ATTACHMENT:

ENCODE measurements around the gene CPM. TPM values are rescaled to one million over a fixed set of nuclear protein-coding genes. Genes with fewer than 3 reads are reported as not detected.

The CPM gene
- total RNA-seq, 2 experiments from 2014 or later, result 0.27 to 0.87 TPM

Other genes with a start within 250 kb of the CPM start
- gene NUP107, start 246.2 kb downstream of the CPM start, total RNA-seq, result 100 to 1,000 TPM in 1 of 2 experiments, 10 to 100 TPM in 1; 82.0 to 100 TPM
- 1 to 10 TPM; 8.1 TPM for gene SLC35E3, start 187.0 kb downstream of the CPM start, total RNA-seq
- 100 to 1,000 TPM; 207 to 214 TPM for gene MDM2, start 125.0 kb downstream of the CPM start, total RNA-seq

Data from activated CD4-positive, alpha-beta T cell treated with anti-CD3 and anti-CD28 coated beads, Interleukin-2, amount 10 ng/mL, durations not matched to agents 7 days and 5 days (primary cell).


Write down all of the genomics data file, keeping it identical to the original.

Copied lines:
ENCODE measurements around the gene CPM. TPM values are rescaled to one million over a fixed set of nuclear protein-coding genes. Genes with fewer than 3 reads are reported as not detected.

The CPM gene
- total RNA-seq, 2 experiments from 2014 or later, result 0.27 to 0.87 TPM

Other genes with a start within 250 kb of the CPM start
- gene NUP107, start 246.2 kb downstream of the CPM start, total RNA-seq, result 100 to 1,000 TPM in 1 of 2 experiments, 10 to 100 TPM in 1; 82.0 to 100 TPM
- 1 to 10 TPM; 8.1 TPM for gene SLC35E3, start 187.0 kb downstream of the CPM start, total RNA-seq
- 100 to 1,000 TPM; 207 to 214 TPM for gene MDM2, start 125.0 kb downstream of the CPM start, total RNA-seq

Data from activated CD4-positive, alpha-beta T cell treated with anti-CD3 and anti-CD28 coated beads, Interleukin-2, amount 10 ng/mL, durations not matched to agents 7 days and 5 days (primary cell).